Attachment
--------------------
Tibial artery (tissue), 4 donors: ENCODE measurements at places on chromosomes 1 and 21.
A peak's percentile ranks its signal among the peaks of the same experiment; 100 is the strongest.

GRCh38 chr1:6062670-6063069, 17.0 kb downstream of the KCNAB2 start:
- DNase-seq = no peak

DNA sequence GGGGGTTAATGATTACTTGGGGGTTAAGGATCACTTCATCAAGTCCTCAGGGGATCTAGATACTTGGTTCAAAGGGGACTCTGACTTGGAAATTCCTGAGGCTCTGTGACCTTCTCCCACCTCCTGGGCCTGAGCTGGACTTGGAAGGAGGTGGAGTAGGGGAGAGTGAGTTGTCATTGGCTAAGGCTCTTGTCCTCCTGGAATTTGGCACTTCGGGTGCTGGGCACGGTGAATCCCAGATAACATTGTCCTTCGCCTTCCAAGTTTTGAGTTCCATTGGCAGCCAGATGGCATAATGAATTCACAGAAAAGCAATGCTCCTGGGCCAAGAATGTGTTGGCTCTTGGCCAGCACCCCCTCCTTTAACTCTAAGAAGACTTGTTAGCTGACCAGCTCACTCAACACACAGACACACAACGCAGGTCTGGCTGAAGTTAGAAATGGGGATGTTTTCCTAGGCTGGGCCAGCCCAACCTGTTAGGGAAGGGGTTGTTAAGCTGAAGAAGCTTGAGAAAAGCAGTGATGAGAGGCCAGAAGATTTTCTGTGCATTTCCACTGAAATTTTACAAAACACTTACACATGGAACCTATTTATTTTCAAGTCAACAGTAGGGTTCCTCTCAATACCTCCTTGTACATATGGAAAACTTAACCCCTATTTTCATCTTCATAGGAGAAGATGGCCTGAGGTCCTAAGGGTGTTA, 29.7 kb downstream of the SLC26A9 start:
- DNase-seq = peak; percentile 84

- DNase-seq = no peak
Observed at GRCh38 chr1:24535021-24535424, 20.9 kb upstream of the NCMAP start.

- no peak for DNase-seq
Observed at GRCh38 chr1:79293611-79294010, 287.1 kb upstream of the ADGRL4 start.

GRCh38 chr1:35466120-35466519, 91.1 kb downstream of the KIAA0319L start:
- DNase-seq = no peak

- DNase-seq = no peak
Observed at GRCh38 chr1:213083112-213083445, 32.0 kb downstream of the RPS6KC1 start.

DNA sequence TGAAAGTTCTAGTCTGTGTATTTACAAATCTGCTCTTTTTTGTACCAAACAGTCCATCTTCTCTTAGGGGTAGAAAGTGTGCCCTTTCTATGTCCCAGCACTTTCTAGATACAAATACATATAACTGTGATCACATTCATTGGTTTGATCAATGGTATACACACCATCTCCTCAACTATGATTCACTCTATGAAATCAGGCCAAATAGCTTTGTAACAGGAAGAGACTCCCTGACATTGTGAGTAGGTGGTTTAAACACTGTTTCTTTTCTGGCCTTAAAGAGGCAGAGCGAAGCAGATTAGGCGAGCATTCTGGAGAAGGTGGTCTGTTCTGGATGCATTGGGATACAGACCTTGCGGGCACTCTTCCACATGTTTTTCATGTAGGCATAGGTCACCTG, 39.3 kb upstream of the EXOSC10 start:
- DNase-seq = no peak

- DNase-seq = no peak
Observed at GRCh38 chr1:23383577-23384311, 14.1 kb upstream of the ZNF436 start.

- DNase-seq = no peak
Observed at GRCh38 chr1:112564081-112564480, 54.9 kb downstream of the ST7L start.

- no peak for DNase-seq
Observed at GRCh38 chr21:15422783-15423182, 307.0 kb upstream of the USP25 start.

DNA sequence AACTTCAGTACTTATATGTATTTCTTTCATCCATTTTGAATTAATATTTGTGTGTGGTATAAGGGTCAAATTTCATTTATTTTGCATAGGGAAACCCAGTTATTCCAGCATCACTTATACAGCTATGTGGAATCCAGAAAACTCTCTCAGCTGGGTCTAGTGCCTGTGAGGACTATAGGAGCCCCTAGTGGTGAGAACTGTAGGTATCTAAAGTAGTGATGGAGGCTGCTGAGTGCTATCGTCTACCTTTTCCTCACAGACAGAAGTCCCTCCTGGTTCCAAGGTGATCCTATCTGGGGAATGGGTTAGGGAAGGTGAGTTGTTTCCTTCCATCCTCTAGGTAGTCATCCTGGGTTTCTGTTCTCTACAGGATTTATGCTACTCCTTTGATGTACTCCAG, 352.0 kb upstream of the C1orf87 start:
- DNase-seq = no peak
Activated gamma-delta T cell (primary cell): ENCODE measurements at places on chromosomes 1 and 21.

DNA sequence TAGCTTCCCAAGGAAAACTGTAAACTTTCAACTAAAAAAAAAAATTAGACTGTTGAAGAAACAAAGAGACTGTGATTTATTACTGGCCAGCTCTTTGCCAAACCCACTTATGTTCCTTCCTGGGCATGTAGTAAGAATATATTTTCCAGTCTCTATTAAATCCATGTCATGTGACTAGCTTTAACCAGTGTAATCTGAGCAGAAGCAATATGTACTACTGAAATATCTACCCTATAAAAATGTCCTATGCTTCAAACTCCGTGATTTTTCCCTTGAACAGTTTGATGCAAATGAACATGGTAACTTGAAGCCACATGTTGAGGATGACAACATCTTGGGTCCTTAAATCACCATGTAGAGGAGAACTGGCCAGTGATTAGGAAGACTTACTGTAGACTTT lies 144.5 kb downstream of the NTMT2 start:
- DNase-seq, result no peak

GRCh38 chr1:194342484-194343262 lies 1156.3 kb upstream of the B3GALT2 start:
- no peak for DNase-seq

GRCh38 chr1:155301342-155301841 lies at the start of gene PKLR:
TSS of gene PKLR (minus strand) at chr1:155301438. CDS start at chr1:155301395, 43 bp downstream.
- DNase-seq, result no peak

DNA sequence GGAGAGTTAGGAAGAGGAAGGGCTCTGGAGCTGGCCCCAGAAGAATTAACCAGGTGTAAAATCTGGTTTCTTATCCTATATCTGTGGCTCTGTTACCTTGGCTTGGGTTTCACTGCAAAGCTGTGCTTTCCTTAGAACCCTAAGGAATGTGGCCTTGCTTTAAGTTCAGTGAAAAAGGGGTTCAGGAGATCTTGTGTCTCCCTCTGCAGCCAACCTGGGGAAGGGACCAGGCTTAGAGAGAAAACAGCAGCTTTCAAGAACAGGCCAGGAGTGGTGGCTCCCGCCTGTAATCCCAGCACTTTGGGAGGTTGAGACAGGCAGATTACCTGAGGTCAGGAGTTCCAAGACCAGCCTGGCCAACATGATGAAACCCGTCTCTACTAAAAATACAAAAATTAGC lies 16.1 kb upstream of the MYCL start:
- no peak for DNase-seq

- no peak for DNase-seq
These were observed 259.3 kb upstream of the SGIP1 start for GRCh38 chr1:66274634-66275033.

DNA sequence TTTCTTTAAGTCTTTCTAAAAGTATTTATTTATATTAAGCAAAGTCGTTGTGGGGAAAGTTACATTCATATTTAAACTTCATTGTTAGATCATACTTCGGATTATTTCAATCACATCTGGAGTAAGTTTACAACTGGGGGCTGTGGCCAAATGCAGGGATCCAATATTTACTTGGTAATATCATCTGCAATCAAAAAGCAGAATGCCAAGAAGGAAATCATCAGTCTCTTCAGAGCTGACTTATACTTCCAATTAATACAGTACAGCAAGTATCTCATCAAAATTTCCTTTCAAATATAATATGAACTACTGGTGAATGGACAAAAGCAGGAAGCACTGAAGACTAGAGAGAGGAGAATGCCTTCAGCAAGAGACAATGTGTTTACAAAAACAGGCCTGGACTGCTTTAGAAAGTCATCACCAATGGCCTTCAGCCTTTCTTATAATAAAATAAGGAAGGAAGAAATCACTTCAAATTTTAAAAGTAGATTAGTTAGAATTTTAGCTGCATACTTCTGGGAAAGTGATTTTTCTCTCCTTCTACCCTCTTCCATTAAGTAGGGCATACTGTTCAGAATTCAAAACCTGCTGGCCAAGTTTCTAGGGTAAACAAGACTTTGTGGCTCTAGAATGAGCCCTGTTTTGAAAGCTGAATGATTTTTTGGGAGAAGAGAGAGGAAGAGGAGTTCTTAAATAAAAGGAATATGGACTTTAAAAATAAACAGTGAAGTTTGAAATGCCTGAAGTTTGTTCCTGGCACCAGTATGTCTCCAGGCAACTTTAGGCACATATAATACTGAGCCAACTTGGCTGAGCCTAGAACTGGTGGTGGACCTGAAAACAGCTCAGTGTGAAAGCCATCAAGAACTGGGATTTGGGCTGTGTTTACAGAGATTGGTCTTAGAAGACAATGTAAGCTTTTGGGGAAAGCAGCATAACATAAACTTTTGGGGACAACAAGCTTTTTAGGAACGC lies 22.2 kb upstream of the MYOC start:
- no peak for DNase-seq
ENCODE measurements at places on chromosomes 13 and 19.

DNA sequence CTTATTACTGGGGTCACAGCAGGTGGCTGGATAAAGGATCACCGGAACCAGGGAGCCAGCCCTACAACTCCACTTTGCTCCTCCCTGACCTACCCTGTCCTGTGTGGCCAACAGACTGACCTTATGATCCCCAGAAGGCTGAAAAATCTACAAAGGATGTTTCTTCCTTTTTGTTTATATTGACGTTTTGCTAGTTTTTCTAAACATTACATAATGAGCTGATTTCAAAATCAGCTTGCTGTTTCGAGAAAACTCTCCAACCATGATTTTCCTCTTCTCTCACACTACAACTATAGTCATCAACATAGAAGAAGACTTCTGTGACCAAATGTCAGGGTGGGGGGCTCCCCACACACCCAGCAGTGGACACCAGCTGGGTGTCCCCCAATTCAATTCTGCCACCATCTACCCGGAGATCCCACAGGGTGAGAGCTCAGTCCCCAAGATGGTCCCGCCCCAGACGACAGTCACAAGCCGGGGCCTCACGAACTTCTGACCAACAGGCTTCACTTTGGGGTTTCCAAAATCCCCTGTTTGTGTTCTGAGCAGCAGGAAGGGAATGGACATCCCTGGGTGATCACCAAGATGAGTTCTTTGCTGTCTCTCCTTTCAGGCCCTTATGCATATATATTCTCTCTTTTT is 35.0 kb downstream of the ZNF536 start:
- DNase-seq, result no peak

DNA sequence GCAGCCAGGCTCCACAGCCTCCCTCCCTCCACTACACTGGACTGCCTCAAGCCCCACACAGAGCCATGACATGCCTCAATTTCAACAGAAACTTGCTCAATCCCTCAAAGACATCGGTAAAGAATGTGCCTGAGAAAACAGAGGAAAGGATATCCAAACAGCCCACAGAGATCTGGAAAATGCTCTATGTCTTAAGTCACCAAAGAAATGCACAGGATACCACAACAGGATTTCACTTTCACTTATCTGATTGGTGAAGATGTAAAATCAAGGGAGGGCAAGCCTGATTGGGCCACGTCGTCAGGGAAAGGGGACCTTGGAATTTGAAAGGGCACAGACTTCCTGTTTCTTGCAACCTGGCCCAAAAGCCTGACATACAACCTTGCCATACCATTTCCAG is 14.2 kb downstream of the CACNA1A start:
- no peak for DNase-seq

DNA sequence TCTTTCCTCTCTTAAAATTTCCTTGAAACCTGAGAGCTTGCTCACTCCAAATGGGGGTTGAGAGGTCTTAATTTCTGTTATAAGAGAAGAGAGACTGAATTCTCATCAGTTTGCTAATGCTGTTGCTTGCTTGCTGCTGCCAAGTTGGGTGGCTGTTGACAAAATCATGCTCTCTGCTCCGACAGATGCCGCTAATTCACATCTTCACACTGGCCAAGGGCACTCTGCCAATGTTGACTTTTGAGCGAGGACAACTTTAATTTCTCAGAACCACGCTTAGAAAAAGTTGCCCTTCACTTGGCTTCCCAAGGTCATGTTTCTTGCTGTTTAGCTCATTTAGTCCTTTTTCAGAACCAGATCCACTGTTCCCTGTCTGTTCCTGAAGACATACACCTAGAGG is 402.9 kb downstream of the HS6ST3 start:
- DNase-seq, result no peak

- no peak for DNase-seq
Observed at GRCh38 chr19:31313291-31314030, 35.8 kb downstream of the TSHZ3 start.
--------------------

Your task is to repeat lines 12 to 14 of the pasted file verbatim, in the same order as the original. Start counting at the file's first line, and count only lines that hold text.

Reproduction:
- DNase-seq = no peak

- DNase-seq = no peak
Observed at GRCh38 chr1:213083112-213083445, 32.0 kb downstream of the RPS6KC1 start.